From The Volokh Conspiracy:
The right of publicity is a law that few people outside of Hollywood know much about. Nevertheless, it is an increasingly important right in our digital age even when celebrities are not involved. The right of publicity provides a right to control uses of your identity, particularly your name, likeness and voice, and to stop others from using those without permission. The boundaries of these state right of publicity laws vary widely from state to state, with some limiting the claims to uses in advertising or on products, and others allowing almost any claim when the use is for the defendant’s advantage. Some states limit claims only to those brought on behalf of the living, while others extend such rights after death.
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The right of publicity can be a valuable mechanism for addressing a variety of twenty-first century concerns about uses of people’s images. But, despite the many benefits of having a right of publicity, its current incarnation comes with a host of dangers. The right of publicity limits what the public can say about public figures, even dead ones, and can bar the public from making sculptures, T-shirts, and posters honoring the recently deceased, such as Prince, Carrie Fisher, Robin Williams, and Muhammad Ali. It can block (and has blocked) the distribution and sale of busts of civil rights heroes, like Martin Luther King Jr. It has prevented video game makers from accurately depicting football players on historical team rosters, and television networks from using clips of their own broadcasts.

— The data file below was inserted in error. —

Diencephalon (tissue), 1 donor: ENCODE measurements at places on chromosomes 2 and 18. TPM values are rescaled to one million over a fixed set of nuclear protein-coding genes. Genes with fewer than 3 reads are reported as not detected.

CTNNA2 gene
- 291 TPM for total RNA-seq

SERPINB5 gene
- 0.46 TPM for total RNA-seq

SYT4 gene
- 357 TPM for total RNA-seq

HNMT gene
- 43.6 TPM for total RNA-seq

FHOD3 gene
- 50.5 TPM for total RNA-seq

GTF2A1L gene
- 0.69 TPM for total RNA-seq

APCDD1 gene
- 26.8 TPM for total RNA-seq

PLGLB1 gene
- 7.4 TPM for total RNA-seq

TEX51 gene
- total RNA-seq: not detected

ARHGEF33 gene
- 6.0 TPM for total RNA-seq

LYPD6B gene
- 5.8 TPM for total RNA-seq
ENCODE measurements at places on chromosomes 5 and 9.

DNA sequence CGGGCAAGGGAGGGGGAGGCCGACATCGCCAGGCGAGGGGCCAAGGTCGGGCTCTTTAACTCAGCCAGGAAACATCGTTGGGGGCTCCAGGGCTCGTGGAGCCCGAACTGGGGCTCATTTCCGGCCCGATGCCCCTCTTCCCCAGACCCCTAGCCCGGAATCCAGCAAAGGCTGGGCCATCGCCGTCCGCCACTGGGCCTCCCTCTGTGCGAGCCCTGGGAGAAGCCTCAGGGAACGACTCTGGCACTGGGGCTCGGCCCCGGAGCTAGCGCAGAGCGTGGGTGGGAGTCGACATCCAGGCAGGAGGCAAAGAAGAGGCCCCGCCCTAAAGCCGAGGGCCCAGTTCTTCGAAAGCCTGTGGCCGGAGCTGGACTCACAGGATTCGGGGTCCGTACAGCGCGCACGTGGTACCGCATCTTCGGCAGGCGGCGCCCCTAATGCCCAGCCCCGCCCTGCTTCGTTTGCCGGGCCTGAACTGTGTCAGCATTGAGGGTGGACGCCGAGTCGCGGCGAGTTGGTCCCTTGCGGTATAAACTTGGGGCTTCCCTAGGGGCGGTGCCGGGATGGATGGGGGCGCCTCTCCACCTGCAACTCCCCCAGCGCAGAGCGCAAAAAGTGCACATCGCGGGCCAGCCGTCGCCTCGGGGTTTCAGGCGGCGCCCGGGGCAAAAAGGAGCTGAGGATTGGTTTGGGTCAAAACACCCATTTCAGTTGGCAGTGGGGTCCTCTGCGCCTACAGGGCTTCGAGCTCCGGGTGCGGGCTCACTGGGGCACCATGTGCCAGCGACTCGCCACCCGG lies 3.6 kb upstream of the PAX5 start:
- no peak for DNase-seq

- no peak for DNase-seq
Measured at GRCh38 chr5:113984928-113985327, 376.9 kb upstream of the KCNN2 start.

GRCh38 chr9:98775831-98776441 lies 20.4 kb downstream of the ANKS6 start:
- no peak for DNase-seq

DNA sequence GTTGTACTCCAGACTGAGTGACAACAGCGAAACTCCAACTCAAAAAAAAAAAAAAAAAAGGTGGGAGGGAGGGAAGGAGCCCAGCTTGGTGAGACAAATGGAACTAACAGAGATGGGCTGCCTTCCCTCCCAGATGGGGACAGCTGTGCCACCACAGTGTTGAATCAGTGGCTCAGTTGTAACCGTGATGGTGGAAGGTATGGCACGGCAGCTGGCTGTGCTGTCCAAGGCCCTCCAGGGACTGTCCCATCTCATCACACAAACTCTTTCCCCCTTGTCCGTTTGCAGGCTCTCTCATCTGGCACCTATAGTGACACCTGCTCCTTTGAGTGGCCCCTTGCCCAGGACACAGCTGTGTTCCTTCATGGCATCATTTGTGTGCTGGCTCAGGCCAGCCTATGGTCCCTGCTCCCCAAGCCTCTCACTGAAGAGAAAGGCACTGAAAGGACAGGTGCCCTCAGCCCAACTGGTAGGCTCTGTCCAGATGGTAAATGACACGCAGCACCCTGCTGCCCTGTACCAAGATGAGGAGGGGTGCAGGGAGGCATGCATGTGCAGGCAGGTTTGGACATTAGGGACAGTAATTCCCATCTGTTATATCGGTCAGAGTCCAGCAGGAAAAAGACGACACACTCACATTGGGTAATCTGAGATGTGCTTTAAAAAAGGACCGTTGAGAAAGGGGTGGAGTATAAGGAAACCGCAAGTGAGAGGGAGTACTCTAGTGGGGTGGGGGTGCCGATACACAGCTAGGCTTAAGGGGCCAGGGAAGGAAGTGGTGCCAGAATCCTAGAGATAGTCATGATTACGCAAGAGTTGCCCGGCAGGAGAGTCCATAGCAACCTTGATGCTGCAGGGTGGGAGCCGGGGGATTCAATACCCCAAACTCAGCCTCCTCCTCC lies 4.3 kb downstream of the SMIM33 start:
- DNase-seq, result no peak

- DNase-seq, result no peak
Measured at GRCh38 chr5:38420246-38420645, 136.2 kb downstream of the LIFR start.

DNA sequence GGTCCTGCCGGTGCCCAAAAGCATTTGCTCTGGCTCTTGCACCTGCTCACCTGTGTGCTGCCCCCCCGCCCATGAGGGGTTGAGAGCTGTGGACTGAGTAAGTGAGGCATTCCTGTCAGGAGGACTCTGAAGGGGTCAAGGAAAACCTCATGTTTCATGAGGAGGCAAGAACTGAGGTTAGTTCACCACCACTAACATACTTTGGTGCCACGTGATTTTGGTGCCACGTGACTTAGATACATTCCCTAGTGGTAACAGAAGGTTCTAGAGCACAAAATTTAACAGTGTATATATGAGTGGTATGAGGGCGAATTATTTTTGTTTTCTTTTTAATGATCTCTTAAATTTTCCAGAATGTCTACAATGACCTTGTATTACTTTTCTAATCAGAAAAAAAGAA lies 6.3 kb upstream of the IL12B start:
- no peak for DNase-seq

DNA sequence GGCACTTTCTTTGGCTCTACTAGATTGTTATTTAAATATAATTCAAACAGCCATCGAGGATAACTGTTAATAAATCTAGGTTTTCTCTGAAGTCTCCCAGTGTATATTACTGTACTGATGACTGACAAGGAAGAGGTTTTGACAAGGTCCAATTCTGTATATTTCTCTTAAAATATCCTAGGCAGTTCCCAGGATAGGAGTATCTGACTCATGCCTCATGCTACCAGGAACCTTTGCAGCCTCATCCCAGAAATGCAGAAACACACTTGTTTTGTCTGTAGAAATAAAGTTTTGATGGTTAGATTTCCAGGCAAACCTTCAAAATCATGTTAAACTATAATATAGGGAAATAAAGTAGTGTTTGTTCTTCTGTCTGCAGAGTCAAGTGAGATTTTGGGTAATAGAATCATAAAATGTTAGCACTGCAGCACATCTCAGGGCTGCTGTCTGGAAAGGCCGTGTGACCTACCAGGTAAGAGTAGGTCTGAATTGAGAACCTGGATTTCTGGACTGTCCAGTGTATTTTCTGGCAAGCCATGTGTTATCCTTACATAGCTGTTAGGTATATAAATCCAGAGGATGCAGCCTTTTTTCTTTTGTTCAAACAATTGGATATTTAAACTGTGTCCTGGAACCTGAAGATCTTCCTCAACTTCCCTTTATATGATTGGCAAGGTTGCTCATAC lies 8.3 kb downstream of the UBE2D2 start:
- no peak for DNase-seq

The right has led to liability for comic book authors who name characters after their favorite hockey players, and a payout by the nightly news for showing a fifteen-second clip of a performer at a local fair. The right has blocked television and movie producers from making or licensing derivative works based on their copyrighted works, such as action figures, movie posters, and robots that remind people of fictional characters. The right can stop businesses from accurately reporting that celebrities are wearing their clothes or handbags or jewelry, or eating in their restaurants.
Perhaps worst of all, under many state laws, the right of publicity is treated as a fully transferable property right, meaning that your own name, likeness, and voice could be sold, given away, or taken by someone else―forever.
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The NCAA has claimed that student-athletes assigned (gave) their rights over their names and likenesses to the NCAA in perpetuity. Reality television producers have asked contestants to sign over their rights to their names and likenesses and life stories to the producers or production companies as a condition for participation on the shows.
Both Facebook and Twitter have claimed to be able to use your name and picture to endorse and advertise products, and even on products, like trading cards.
Link to the rest at The Volokh Conspiracy
Here’s a link to The Right of Publicity: Privacy Reimagined for a Public World by law professor Jennifer Rothman